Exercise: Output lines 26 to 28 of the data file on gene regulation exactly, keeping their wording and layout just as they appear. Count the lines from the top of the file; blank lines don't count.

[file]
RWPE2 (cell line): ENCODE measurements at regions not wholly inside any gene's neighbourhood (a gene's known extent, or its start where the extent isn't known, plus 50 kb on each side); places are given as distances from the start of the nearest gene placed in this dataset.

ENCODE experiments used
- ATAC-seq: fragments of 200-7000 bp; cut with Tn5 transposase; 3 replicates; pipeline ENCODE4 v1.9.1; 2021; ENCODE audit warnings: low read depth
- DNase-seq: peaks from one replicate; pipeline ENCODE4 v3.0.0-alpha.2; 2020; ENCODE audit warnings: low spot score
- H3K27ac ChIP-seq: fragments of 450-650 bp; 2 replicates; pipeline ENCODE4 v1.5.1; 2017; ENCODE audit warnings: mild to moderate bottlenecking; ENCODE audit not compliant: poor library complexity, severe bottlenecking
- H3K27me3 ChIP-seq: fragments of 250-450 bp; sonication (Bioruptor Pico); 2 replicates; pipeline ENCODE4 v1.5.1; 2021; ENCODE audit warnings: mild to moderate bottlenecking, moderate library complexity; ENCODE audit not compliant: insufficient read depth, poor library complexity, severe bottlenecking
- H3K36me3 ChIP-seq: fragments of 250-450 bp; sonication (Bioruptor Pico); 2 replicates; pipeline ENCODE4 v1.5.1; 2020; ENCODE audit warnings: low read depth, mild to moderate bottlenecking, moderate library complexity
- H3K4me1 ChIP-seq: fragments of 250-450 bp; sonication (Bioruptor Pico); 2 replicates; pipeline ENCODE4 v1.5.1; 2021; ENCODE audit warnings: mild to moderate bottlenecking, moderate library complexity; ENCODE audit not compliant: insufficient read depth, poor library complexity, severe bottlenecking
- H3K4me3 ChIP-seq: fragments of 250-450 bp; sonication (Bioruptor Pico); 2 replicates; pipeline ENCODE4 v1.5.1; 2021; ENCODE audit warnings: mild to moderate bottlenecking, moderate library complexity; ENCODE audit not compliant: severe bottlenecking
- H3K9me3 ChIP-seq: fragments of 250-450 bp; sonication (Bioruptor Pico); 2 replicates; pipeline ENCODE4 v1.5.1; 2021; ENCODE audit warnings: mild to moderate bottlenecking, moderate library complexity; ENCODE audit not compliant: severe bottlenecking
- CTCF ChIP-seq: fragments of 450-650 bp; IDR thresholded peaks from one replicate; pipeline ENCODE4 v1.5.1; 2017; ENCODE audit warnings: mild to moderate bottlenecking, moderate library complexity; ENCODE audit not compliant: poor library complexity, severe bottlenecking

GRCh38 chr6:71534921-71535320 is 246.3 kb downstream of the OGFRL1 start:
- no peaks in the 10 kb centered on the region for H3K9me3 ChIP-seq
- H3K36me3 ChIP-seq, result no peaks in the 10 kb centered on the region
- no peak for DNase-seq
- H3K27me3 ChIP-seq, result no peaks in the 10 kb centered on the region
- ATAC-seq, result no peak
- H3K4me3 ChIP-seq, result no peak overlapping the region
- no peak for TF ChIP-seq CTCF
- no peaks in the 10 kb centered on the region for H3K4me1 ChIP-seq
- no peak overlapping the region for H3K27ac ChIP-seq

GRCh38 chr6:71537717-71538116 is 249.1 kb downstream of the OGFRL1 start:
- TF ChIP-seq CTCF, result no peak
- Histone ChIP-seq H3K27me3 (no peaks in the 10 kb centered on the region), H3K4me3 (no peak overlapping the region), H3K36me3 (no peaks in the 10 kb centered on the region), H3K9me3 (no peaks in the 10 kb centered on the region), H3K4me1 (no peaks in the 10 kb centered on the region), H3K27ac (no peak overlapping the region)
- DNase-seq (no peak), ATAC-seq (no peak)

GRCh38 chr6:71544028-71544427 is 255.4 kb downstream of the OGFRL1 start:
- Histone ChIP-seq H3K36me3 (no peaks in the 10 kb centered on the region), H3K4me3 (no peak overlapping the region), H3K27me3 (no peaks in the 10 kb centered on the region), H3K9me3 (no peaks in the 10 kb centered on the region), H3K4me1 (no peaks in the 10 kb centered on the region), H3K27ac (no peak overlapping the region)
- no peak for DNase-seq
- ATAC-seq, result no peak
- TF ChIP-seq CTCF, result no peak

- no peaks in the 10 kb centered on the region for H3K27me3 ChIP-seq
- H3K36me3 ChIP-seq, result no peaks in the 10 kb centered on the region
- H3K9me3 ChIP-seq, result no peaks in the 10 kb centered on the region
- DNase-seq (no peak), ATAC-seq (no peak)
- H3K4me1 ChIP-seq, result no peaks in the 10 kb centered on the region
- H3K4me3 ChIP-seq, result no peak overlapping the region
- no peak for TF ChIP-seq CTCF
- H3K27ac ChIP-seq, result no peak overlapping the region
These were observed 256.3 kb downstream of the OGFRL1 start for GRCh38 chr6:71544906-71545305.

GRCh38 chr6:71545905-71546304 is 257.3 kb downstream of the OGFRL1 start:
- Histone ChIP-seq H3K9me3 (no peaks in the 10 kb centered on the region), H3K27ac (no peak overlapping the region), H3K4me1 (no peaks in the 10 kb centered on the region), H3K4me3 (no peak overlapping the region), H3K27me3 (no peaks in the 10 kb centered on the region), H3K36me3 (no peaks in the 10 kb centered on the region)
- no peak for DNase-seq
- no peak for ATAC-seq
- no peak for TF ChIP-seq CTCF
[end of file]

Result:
GRCh38 chr6:71544028-71544427 is 255.4 kb downstream of the OGFRL1 start:
- Histone ChIP-seq H3K36me3 (no peaks in the 10 kb centered on the region), H3K4me3 (no peak overlapping the region), H3K27me3 (no peaks in the 10 kb centered on the region), H3K9me3 (no peaks in the 10 kb centered on the region), H3K4me1 (no peaks in the 10 kb centered on the region), H3K27ac (no peak overlapping the region)
- no peak for DNase-seq